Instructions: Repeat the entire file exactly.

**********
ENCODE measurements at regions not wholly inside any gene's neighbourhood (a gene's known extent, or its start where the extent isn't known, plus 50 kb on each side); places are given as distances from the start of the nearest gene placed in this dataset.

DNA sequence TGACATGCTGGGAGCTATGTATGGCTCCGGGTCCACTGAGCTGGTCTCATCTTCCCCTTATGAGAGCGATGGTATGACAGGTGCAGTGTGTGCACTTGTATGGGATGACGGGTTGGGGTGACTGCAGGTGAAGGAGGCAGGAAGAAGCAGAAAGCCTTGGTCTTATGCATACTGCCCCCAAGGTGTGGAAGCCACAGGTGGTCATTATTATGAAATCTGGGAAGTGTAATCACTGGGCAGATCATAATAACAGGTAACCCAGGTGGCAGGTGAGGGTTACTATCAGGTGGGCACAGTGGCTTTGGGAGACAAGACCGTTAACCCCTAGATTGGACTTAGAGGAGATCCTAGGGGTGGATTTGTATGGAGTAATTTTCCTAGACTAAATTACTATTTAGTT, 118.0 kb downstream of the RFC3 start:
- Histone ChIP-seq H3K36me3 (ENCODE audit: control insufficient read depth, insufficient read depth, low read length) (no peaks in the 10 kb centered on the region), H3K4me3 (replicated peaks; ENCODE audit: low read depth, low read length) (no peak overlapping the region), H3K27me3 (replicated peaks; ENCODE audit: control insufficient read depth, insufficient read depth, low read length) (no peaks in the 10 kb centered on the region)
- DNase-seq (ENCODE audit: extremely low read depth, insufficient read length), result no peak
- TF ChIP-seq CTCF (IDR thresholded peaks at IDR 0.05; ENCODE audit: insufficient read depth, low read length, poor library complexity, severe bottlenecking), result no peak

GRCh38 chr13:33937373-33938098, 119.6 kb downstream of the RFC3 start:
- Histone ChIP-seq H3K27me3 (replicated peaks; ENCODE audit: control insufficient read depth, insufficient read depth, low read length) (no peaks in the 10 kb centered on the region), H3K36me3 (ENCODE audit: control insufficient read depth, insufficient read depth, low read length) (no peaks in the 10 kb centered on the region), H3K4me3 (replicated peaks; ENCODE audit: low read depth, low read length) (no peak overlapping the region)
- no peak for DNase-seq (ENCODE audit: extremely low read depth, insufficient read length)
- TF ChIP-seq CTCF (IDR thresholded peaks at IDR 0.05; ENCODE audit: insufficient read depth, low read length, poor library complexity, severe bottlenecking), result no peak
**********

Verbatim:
ENCODE measurements at regions not wholly inside any gene's neighbourhood (a gene's known extent, or its start where the extent isn't known, plus 50 kb on each side); places are given as distances from the start of the nearest gene placed in this dataset.

DNA sequence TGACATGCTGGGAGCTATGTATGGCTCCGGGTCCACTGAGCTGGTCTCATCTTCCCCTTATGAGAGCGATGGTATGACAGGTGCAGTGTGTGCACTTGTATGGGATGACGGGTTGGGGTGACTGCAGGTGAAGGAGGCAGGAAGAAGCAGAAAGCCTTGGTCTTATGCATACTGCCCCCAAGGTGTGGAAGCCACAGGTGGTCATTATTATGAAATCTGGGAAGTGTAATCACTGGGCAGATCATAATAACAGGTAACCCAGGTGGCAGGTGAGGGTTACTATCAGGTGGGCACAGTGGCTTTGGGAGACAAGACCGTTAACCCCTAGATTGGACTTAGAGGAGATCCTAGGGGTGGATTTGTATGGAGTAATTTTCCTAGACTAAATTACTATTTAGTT, 118.0 kb downstream of the RFC3 start:
- Histone ChIP-seq H3K36me3 (ENCODE audit: control insufficient read depth, insufficient read depth, low read length) (no peaks in the 10 kb centered on the region), H3K4me3 (replicated peaks; ENCODE audit: low read depth, low read length) (no peak overlapping the region), H3K27me3 (replicated peaks; ENCODE audit: control insufficient read depth, insufficient read depth, low read length) (no peaks in the 10 kb centered on the region)
- DNase-seq (ENCODE audit: extremely low read depth, insufficient read length), result no peak
- TF ChIP-seq CTCF (IDR thresholded peaks at IDR 0.05; ENCODE audit: insufficient read depth, low read length, poor library complexity, severe bottlenecking), result no peak

GRCh38 chr13:33937373-33938098, 119.6 kb downstream of the RFC3 start:
- Histone ChIP-seq H3K27me3 (replicated peaks; ENCODE audit: control insufficient read depth, insufficient read depth, low read length) (no peaks in the 10 kb centered on the region), H3K36me3 (ENCODE audit: control insufficient read depth, insufficient read depth, low read length) (no peaks in the 10 kb centered on the region), H3K4me3 (replicated peaks; ENCODE audit: low read depth, low read length) (no peak overlapping the region)
- no peak for DNase-seq (ENCODE audit: extremely low read depth, insufficient read length)
- TF ChIP-seq CTCF (IDR thresholded peaks at IDR 0.05; ENCODE audit: insufficient read depth, low read length, poor library complexity, severe bottlenecking), result no peak